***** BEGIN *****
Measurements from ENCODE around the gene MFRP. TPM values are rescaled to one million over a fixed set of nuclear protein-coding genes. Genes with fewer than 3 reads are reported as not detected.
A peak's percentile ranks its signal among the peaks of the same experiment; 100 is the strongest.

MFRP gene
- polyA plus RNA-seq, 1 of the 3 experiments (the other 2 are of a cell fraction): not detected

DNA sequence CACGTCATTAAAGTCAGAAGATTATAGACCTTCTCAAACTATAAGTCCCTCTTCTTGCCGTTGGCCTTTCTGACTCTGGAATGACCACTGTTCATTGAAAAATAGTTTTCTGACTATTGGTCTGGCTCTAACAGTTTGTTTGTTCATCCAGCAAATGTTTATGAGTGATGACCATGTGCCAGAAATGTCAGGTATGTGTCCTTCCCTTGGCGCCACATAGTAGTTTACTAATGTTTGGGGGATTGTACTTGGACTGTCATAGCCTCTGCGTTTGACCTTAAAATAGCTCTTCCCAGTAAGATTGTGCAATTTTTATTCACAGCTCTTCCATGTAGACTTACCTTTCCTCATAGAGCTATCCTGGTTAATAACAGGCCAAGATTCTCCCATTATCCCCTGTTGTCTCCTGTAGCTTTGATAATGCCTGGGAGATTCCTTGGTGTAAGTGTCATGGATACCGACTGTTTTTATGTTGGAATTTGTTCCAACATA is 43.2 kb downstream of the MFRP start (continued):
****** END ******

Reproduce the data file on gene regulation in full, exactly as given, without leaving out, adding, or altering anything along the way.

Measurements from ENCODE around the gene MFRP. TPM values are rescaled to one million over a fixed set of nuclear protein-coding genes. Genes with fewer than 3 reads are reported as not detected.
A peak's percentile ranks its signal among the peaks of the same experiment; 100 is the strongest.

MFRP gene
- polyA plus RNA-seq, 1 of the 3 experiments (the other 2 are of a cell fraction): not detected

DNA sequence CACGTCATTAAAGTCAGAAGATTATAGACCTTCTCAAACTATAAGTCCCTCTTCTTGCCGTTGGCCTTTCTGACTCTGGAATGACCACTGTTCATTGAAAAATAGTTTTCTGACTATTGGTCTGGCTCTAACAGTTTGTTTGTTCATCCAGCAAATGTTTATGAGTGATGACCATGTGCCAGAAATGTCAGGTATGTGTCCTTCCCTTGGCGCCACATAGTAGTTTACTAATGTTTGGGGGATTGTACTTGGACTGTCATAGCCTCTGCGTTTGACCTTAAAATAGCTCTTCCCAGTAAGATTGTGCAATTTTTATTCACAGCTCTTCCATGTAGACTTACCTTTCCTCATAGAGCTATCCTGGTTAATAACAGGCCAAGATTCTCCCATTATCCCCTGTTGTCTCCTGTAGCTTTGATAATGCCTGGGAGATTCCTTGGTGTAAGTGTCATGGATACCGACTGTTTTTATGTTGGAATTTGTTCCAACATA is 43.2 kb downstream of the MFRP start (continued):